Features: The author describes the process of developing a differential diagnosis, moves through probability theory, lands directly in the heart of the decision-making process, and resurfaces in a discussion of cost-effectiveness in managing medical care. The journey is made exquisitely and entertainingly effective and educational with its accessible text and "typical" patient-physician conversations. The figures, examples, and tables are superb, illustrating the statistical points of discussion. The index is most appropriate, and because the book is dated, the references are appropriate for the original publication date. The author states his intention to update the book upon retirement and hopefully this will occur. At the end of each section there are summaries, problems, and definitions of new words encountered in the chapter.
Assessment: Despite being a republication, this remains a highly valuable and educational book, with the vast majority of the information relevant to medical decision making in the current era. It deserves a place in every practitioner's library.
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Product Details

  • ISBN-13: 9780470658666
  • Publisher: Wiley
  • Publication date: 7/22/2013
  • Edition description: New Edition
  • Edition number: 2
  • Pages: 364
  • Sales rank: 1,092,411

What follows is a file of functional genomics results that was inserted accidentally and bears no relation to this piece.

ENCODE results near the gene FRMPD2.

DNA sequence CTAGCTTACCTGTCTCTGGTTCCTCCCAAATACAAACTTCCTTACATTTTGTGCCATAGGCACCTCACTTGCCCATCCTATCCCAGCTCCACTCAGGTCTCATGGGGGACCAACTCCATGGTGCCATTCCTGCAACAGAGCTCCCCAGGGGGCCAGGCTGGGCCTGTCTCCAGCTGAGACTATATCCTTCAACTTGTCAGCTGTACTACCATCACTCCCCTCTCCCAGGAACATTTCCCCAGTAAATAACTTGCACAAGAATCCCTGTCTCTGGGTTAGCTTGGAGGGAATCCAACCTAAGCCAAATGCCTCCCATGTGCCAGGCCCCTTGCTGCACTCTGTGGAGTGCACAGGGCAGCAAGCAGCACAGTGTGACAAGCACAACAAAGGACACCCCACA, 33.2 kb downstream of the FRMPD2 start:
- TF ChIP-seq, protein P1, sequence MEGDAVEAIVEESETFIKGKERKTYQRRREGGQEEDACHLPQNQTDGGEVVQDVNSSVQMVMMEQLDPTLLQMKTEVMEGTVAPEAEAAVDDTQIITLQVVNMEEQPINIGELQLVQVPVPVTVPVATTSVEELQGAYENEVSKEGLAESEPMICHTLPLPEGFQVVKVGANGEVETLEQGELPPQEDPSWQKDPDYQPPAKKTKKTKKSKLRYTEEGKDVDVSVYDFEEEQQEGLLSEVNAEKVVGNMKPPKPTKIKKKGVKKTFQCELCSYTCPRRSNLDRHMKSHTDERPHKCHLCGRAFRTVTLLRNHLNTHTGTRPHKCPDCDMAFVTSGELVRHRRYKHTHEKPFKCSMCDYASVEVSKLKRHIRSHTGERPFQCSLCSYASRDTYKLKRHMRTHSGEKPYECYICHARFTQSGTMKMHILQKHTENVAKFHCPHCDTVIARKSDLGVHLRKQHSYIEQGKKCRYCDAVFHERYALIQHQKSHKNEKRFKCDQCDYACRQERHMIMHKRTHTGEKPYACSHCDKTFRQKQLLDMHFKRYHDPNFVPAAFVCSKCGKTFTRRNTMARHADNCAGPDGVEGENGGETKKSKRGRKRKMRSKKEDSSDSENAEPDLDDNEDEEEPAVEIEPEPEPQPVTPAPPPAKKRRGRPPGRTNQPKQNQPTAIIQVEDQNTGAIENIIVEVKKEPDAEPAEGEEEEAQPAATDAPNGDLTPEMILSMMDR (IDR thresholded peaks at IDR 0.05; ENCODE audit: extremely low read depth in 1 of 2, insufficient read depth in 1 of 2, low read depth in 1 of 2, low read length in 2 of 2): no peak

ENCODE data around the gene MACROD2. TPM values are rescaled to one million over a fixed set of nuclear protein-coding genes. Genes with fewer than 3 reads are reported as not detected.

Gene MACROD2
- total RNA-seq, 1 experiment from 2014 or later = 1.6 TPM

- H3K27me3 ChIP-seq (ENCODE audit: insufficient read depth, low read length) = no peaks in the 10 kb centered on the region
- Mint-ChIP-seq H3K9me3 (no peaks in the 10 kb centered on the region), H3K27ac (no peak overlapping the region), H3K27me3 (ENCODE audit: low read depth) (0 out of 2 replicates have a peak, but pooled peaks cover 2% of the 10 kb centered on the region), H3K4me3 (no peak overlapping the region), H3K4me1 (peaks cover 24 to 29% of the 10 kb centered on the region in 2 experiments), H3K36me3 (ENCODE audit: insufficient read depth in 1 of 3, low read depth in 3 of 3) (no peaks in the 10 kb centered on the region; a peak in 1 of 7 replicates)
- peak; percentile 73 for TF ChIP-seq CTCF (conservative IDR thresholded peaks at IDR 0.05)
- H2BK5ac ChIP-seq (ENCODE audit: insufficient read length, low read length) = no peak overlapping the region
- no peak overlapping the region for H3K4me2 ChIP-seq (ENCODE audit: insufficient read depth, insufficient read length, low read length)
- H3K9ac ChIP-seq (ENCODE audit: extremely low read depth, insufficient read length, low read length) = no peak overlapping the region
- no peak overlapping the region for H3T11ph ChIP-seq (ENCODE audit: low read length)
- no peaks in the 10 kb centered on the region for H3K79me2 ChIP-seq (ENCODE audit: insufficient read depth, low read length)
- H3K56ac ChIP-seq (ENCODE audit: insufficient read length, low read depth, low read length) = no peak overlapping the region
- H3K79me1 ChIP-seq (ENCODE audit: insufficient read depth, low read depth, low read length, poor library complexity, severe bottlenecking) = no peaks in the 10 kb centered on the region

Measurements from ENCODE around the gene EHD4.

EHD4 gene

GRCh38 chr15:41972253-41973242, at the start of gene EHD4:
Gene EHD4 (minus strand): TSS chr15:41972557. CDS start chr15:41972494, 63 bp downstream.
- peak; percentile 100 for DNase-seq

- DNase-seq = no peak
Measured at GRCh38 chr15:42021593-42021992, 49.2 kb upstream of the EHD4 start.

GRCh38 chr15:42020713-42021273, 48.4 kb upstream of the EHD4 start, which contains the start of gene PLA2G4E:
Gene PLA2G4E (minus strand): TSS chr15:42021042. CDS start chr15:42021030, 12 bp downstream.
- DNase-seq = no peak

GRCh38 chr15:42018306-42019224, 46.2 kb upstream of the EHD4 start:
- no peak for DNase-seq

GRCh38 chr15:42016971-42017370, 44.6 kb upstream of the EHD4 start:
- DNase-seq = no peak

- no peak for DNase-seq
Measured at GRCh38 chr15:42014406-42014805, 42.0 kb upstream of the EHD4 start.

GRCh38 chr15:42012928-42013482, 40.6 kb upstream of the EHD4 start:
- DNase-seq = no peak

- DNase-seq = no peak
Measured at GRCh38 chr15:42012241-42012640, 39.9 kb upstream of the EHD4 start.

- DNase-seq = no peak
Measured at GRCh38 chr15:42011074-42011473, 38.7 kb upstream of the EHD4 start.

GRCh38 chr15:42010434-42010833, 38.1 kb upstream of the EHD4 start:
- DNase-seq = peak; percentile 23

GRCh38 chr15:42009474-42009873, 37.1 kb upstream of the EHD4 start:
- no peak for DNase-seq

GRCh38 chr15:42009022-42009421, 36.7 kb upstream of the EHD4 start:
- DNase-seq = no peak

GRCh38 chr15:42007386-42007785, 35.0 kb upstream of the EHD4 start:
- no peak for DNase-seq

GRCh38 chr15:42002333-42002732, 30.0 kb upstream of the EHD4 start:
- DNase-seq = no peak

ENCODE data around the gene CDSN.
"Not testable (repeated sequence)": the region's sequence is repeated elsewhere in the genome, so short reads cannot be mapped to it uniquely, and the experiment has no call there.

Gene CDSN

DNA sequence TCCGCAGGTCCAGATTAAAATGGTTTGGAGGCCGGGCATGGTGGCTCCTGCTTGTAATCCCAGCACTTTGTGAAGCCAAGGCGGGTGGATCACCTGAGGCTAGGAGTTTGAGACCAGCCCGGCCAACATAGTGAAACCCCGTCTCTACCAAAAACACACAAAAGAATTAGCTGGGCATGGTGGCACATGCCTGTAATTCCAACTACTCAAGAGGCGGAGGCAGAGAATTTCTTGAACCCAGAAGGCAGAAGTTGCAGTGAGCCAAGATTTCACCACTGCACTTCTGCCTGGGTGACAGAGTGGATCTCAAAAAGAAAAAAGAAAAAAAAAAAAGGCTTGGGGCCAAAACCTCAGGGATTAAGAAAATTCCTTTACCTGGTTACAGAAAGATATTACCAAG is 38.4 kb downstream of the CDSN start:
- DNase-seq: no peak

• Product dimensions: 6.10 (w) x 9.10 (h) x 0.70 (d)

Meet the Author

Harold C. Sox
Geisel School of Medicine at Dartmouth, Hanover, New Hampshire

Michael C. Higgins
Stanford University, Stanford, California

Douglas K. Owens
Department of Veterans Affairs Palo Alto Health Care System, Palo Alto, California; Stanford University, Stanford, California

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Table of Contents

Foreword, xi

Preface, xv

1 Introduction, 1

1.1 How may I be thorough yet efficient when considering the possible causes of my patient’s problems? 1

1.2 How do I characterize the information I have gathered during the medical interview and physical examination? 2

1.3 How do I interpret new diagnostic information? 5

1.4 How do I select the appropriate diagnostic test? 5

1.5 How do I choose among several risky treatment alternatives? 6

1.6 Summary, 6

2 Differential diagnosis, 7

2.1 Introduction, 7

2.2 How clinicians make a diagnosis, 8

2.3 The principles of hypothesis-driven differential diagnosis, 11

2.4 An extended example, 21

Bibliography, 26

3 Probability: quantifying uncertainty, 27

3.1 Uncertainty and probability in medicine, 27

3.2 Using personal experience to estimate probability, 34

3.3 Using published experience to estimate probability, 46

3.4 Taking the special characteristics of the patient into account when estimating probability, 57

Problems, 58

Bibliography, 59

4 Understanding new information: Bayes’ theorem, 61

4.1 Introduction, 61

4.2 Conditional probability defined, 64

4.3 Bayes’ theorem, 65

4.4 The odds ratio form of Bayes’ theorem, 69

4.5 Lessons to be learned from Bayes’ theorem, 76

4.6 The assumptions of Bayes’ theorem, 82

4.7 Using Bayes’ theorem to interpret a sequence of tests, 84